Sunday January 19,2020

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Heb. 4:12-16   Ps. 18:8-10,15    Mk.2:13-17.

13 He went out again beside the sea; and all the crowd gathered about him, and he taught them. 14 And as he passed on, he saw Levi the son of Alphaeus sitting at the tax office, and he said to him, "Follow me." And he rose and followed him. 15 And as he sat at table in his house, many tax collectors and sinners were sitting with Jesus and his disciples; for there were many who followed him. 16 And the scribes of the Pharisees, when they saw that he was eating with sinners and tax collectors, said to his disciples, "Why does he eat with tax collectors and sinners?" 17 And when Jesus heard it, he said to them, "Those who are well have no need of a physician, but those who are sick; I came not to call the righteous, but sinners." 


Meditation: Today’s First Reading contains the most best interpretation of the Word of God. It is double-edged sword. It can be spoken and delivered to the one, not without being tormented and wounded ourselves, at the same time, simultaneously wounding others. It pokes and penetrates to the depths. Such is the power of the Word of God.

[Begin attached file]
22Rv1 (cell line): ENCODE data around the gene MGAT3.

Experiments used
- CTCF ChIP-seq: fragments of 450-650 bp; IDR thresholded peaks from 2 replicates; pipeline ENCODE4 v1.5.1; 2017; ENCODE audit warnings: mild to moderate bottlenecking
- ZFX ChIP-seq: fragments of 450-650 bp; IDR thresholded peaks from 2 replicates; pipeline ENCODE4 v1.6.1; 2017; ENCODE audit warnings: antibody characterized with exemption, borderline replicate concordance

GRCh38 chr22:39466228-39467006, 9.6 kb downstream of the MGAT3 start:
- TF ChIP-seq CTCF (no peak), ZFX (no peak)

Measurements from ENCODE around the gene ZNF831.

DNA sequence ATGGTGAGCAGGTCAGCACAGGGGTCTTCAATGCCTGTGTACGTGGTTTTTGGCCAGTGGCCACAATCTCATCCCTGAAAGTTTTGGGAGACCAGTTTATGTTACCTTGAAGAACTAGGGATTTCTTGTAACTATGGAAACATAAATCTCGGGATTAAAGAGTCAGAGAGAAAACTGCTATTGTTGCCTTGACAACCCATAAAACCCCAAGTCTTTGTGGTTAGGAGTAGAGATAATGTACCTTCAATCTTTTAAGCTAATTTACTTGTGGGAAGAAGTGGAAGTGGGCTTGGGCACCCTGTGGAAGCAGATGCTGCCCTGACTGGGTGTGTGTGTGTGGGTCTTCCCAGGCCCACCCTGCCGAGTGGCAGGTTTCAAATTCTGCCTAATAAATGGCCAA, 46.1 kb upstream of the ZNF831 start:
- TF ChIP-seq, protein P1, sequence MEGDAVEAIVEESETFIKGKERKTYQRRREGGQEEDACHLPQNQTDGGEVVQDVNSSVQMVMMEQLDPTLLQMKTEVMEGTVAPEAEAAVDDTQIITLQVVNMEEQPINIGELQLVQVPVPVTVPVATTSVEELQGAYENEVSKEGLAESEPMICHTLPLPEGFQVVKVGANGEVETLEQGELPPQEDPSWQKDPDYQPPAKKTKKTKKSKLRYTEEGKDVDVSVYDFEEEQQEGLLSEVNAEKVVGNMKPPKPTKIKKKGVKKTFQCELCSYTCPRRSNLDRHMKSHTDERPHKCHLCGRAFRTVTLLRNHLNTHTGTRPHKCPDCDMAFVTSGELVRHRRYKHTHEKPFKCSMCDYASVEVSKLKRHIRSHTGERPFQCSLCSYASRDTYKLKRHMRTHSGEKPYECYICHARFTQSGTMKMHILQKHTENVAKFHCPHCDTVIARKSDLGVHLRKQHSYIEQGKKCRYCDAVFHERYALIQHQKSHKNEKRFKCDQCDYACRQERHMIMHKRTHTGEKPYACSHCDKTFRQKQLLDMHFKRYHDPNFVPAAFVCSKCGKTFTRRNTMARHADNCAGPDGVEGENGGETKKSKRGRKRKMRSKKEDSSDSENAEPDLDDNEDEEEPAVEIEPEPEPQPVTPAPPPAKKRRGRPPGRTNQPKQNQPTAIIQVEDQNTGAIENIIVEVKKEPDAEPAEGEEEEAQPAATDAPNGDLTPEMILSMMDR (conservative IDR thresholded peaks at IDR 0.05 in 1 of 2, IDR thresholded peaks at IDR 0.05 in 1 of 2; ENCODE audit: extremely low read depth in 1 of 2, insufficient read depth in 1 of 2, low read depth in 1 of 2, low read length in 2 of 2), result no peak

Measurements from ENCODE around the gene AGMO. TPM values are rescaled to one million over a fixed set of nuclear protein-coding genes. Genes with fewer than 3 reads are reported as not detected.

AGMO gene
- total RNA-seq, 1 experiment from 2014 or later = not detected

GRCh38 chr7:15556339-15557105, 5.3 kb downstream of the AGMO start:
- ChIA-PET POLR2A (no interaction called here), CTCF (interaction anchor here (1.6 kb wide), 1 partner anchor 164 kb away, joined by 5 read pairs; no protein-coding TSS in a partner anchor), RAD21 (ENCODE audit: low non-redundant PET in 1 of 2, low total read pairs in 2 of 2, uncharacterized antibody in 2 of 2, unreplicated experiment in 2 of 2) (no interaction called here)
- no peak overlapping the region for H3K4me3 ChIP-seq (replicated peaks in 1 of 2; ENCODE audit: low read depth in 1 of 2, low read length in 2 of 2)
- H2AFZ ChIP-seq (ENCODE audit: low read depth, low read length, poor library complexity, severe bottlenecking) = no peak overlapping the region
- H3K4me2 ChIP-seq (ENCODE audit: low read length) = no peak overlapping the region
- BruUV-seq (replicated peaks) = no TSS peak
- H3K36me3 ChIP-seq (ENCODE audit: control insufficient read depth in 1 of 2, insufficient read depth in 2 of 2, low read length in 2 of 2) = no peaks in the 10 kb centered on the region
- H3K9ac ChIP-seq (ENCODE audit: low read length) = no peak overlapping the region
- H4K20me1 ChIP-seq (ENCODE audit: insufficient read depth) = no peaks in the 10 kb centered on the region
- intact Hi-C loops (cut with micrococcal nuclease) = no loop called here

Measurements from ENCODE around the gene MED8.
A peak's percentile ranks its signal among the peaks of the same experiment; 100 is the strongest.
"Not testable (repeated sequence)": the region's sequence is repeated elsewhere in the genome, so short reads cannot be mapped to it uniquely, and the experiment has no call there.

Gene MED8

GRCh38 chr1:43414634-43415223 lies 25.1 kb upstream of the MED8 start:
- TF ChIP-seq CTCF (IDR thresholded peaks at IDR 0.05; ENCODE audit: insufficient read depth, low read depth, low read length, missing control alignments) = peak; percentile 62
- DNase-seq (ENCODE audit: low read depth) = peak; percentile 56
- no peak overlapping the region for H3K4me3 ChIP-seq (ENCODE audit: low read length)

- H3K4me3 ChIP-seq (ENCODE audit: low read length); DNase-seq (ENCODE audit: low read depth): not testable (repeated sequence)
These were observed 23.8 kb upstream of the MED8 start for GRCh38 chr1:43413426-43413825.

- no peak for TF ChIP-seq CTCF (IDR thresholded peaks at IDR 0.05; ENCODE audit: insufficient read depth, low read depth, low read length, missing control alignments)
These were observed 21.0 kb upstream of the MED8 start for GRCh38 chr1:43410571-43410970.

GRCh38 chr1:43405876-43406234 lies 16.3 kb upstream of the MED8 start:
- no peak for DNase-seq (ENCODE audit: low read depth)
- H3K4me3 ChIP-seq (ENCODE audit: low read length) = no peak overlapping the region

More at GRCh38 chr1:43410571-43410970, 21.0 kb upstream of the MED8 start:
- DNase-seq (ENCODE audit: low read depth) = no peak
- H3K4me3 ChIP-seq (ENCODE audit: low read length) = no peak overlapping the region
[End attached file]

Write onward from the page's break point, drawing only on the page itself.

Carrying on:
In the following verses of the same passage, the author exhorts us to be confident of ourselves and approach the throne of grace, since the one who is seated there is an approachable persona, none other than Jesus, who knows us all and who is familiar to us and to whom we all are familiar, since He was like us in everything, but sin. He identified with us so much so that we could identify with him in ways much beyond our imagining.

And the gospel of the day is the best example for his identification with man, where He calls and sits at table with Levi, the Tax Collector. His conversion initiated the conversion of many more like him, with whom Levi was socially identified with and Jesus, in His identification with them could do much more that otherwise without.

His gesture itself was the word of God, which was double-edged. It did cut more smoothly than any other things that not only Levi, but many others were wounded and were really touched in gestures. It began the flow of grace from the throne of grace, who identified with men, and which resulted in the salvation of mankind.